to get any support from their administration.my administration loves me, they'd do anything to support me so i don't feel alone. thereare definitely struggles in trying to get things started. you know, teaching the studentstheatre discipline and letting them know, you know, it's not just getting up on stageand trying to create a culture within the school to have that discipline. it was reallyhard at first but now i feel like i'm finally getting somewhere. i love building my ownprogram. i'm, fortunately or unfortunately, a very independent person and i feel thatbuilding my own program allows me that independence to structure something the way i feel it shouldbe structured. so, it's a little bit of ego there, i guess.
lindsay: ah! you know what? why not? you know,because it means that things happen, right? lindsay: okay. so, pie in the sky, where wouldyou love to be with your program in ten years? annie: in ten years, i want a theatre. myschool, we don't even have a theatre. i want a theatre and i know that my administrationhas talked about making my school into a school for the arts. i would love to see that happenand i would love to have a program where my students experience all different forms oftheatre, all different forms of art, and understand that, you know, it's not just about studying...well, the one thing i love about theatre is it's not just about studying acting. theatreis one of those art forms where you need the art, where you need the music, where you needthe dance, where you get to combine and synthesize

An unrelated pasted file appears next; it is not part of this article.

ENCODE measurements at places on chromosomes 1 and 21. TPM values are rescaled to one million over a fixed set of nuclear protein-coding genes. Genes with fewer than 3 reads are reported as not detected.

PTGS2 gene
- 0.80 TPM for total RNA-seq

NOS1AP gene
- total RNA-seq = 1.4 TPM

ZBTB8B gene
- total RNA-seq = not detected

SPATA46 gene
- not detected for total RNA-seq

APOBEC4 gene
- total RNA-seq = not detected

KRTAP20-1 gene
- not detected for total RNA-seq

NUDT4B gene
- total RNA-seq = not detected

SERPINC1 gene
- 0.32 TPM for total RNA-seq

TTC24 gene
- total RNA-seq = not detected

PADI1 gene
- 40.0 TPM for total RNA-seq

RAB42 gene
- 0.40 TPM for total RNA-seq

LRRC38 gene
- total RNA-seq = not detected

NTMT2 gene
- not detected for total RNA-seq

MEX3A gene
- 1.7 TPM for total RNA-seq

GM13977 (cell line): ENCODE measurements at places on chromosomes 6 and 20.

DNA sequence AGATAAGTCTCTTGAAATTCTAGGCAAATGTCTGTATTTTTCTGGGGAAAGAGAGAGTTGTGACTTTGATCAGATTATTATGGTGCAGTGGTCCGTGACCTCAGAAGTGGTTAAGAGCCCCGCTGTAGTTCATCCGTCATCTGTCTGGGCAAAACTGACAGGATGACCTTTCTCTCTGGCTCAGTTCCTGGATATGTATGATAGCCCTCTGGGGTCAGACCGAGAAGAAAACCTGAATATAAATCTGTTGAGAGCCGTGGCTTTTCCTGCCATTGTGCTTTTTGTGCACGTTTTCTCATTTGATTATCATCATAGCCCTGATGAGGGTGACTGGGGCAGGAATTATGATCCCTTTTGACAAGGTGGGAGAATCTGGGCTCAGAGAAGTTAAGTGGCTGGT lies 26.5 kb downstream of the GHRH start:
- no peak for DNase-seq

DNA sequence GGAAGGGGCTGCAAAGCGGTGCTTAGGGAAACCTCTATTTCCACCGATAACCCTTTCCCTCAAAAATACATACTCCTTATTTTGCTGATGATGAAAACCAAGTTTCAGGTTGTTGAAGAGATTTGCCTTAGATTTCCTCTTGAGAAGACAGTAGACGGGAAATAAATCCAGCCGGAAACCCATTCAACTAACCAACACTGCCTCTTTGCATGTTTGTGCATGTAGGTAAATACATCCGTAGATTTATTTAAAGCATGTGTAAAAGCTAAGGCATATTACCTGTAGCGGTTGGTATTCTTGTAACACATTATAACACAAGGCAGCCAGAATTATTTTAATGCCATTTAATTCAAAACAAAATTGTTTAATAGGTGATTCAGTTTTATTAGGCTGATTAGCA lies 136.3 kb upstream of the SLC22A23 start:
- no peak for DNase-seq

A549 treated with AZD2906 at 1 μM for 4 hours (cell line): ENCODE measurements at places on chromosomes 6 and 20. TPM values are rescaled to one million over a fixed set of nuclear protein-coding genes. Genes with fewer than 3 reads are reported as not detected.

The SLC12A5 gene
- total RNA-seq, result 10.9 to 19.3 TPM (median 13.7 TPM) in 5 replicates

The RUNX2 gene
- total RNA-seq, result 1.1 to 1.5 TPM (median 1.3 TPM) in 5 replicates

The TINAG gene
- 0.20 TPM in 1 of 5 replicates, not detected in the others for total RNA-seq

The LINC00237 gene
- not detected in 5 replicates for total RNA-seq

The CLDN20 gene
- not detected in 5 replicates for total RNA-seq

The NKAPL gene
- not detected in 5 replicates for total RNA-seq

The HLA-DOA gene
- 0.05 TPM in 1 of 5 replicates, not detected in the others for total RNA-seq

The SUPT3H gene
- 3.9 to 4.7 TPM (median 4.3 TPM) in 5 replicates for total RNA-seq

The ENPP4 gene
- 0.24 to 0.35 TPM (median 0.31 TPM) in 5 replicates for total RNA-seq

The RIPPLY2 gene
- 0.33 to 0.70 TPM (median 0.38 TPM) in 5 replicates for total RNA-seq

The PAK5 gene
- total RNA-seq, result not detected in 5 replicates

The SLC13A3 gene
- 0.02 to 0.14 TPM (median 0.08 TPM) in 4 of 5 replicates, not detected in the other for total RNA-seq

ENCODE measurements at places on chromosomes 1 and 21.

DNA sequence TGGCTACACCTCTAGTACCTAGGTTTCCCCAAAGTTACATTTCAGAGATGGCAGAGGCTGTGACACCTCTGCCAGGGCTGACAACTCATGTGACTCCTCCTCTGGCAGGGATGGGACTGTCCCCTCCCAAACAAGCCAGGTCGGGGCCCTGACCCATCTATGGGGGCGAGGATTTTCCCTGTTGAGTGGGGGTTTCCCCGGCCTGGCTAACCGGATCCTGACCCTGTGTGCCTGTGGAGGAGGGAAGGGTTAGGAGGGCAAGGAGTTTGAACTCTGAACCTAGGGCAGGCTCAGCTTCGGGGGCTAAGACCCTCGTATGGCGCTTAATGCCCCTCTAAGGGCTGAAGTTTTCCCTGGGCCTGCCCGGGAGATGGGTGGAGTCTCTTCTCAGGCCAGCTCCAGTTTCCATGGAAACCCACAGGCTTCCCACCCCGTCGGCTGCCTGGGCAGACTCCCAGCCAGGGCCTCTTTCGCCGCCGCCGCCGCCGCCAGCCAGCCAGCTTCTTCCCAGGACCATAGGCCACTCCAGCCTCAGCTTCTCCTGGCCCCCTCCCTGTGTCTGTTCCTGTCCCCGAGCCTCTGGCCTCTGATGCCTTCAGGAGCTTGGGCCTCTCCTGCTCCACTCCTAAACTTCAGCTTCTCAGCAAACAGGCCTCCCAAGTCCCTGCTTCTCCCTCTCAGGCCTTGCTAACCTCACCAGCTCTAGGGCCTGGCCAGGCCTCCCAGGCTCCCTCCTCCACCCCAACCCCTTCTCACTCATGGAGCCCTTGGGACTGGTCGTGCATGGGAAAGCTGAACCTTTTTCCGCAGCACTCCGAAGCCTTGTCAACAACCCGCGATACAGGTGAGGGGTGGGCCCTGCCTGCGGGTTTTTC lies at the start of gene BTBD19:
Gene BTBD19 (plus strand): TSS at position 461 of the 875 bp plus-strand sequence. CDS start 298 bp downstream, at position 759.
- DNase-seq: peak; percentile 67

all these different forms of art and producesomething new. and i just really want them to experience that and, yeah, that's be adrama teacher or the only other thing i'd ever want to do is drama therapy. lindsay: that sounds awesome. yeah, that soundsgreat. okay. well, i think that about wraps it up. i really appreciate that you took thetime to talk to me tonight and i just love, i just think that the most important thingthat any director can have is vision, and any time that we can sort of get that outthere and share it, like, okay, as we wrap up here, just put out there for any beginningdrama teachers who are just sort of getting into directing and not sure where to start,where do you start with building a vision